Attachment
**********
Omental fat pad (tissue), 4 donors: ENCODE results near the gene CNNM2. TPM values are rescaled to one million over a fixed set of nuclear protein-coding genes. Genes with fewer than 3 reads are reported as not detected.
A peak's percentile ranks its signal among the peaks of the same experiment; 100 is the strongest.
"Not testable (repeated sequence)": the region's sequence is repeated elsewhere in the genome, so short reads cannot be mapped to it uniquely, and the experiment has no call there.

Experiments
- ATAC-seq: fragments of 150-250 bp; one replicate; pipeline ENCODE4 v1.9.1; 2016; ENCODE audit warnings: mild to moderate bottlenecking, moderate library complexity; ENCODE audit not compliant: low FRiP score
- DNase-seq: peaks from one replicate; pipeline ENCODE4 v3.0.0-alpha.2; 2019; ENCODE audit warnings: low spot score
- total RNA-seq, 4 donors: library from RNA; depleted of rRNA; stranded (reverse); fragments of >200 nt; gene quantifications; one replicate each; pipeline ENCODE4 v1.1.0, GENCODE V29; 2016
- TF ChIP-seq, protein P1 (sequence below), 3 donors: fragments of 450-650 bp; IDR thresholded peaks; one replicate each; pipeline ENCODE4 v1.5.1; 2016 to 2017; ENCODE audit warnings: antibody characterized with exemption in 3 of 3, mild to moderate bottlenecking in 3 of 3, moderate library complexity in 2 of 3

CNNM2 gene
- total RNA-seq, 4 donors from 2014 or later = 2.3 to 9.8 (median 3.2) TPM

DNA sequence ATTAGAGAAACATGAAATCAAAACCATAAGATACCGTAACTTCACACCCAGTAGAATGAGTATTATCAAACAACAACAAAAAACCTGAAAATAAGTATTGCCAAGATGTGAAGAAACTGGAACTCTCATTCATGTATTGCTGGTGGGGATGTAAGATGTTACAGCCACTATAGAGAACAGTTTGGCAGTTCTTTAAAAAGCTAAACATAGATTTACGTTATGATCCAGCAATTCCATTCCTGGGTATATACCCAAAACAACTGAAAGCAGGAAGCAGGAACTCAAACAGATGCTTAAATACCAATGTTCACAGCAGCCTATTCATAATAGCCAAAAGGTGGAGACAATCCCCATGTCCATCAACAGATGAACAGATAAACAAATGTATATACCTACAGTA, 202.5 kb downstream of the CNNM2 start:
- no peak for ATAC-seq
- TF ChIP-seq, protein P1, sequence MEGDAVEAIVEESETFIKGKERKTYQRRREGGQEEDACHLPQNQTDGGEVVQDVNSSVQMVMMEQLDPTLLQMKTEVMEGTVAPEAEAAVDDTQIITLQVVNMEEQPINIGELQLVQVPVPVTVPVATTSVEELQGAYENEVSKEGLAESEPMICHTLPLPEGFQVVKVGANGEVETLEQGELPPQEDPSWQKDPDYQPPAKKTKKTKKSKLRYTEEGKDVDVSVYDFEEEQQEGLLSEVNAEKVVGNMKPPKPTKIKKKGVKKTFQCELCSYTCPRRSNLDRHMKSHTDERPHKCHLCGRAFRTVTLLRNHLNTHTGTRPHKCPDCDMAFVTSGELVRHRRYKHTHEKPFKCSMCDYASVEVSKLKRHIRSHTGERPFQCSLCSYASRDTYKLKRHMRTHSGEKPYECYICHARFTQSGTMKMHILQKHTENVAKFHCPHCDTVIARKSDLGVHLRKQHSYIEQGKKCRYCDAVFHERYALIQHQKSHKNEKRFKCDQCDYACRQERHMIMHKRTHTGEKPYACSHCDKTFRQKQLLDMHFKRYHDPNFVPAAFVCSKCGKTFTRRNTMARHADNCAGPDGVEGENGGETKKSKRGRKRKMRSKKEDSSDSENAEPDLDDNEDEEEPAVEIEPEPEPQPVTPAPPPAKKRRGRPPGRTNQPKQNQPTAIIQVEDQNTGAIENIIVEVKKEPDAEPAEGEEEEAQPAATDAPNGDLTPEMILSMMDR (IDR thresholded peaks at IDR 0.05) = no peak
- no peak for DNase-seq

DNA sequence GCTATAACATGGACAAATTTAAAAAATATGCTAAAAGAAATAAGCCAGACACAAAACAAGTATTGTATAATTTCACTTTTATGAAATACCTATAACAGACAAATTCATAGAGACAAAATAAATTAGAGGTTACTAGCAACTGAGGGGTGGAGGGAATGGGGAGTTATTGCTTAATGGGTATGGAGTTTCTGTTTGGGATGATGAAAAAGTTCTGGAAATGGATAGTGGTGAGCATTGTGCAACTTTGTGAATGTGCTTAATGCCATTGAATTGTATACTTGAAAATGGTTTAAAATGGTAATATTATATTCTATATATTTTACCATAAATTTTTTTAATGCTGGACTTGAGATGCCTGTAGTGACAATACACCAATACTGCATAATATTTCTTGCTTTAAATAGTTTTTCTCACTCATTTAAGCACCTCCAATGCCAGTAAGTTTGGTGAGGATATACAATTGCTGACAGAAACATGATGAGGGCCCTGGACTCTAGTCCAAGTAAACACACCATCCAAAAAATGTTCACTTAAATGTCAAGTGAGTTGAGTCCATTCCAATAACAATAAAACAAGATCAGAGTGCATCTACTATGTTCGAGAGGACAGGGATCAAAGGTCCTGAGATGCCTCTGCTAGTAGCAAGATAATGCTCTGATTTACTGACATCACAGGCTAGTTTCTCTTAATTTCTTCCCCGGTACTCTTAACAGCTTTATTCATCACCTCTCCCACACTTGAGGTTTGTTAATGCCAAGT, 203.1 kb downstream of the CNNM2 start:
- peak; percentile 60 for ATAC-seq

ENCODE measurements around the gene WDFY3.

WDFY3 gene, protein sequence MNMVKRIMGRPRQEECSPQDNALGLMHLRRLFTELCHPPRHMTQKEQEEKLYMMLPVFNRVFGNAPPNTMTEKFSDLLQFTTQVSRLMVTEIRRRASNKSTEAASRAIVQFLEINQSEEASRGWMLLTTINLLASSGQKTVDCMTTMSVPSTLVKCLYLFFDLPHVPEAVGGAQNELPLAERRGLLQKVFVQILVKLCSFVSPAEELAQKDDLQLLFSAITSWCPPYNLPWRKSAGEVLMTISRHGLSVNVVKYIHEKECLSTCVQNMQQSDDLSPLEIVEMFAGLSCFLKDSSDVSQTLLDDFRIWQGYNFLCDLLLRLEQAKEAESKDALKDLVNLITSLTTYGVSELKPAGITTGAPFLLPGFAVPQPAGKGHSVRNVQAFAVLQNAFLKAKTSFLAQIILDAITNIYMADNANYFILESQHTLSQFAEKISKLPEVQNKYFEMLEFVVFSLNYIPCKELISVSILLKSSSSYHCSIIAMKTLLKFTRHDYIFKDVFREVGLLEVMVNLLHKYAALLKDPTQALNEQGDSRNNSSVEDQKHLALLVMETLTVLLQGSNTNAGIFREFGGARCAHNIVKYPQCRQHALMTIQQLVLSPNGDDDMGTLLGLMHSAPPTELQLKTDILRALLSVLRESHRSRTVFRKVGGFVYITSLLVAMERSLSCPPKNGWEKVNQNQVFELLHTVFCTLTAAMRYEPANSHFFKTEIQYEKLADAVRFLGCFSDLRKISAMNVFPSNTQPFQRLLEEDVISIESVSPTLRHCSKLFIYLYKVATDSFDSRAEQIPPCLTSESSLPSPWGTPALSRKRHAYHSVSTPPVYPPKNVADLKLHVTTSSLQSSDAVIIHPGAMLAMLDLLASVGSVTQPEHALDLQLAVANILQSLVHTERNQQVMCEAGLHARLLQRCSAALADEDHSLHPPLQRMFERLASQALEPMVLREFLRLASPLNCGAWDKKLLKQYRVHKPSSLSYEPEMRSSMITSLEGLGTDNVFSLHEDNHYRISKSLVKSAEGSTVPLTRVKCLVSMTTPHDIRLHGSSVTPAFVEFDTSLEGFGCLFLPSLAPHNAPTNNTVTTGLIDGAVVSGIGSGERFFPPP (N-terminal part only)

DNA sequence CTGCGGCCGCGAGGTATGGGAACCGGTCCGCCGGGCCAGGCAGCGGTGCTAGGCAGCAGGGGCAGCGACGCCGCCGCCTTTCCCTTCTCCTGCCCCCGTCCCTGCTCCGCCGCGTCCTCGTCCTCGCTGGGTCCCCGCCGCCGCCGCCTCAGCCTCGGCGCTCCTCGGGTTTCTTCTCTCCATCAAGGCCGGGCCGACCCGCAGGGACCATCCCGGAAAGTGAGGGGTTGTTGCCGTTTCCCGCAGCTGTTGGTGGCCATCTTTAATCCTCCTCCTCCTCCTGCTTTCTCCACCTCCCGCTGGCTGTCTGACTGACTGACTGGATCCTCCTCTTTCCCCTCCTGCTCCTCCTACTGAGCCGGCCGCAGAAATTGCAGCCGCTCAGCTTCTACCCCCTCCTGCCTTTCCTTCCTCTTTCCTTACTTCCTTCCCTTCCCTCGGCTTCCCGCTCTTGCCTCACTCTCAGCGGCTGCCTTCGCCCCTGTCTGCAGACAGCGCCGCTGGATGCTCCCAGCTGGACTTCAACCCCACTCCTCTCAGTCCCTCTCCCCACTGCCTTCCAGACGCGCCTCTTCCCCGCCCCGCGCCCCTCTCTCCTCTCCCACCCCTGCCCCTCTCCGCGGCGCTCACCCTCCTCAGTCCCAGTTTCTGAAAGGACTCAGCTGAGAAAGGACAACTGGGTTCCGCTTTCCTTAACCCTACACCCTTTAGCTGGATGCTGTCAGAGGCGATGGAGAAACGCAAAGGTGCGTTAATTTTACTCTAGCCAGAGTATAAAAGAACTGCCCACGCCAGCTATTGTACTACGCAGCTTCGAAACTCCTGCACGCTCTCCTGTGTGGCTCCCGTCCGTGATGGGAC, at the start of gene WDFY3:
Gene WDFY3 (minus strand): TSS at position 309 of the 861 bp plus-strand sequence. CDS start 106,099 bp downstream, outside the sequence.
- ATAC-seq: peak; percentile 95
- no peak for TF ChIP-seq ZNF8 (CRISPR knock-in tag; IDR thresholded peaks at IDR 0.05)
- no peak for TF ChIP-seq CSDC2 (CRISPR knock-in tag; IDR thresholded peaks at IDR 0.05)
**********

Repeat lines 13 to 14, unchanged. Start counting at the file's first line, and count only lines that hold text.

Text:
- TF ChIP-seq, protein P1, sequence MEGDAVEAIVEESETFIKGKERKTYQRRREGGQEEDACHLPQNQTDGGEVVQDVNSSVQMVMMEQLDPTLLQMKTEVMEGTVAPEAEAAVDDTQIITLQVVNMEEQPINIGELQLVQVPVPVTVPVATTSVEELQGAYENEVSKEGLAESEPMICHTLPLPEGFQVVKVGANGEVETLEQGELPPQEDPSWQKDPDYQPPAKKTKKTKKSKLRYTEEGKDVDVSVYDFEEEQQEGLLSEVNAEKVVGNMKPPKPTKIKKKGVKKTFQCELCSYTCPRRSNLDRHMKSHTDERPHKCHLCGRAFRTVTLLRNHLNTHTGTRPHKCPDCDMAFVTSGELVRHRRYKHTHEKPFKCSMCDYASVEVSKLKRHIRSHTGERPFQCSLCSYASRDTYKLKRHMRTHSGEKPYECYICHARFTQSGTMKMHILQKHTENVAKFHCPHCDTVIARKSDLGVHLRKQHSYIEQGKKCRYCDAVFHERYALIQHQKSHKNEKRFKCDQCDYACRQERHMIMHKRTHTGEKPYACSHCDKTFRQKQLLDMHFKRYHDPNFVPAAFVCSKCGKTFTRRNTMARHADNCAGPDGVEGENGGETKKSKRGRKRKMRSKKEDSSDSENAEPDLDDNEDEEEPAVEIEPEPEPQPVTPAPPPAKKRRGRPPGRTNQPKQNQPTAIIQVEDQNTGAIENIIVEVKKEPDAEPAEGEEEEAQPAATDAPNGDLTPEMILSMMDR (IDR thresholded peaks at IDR 0.05) = no peak
- no peak for DNase-seq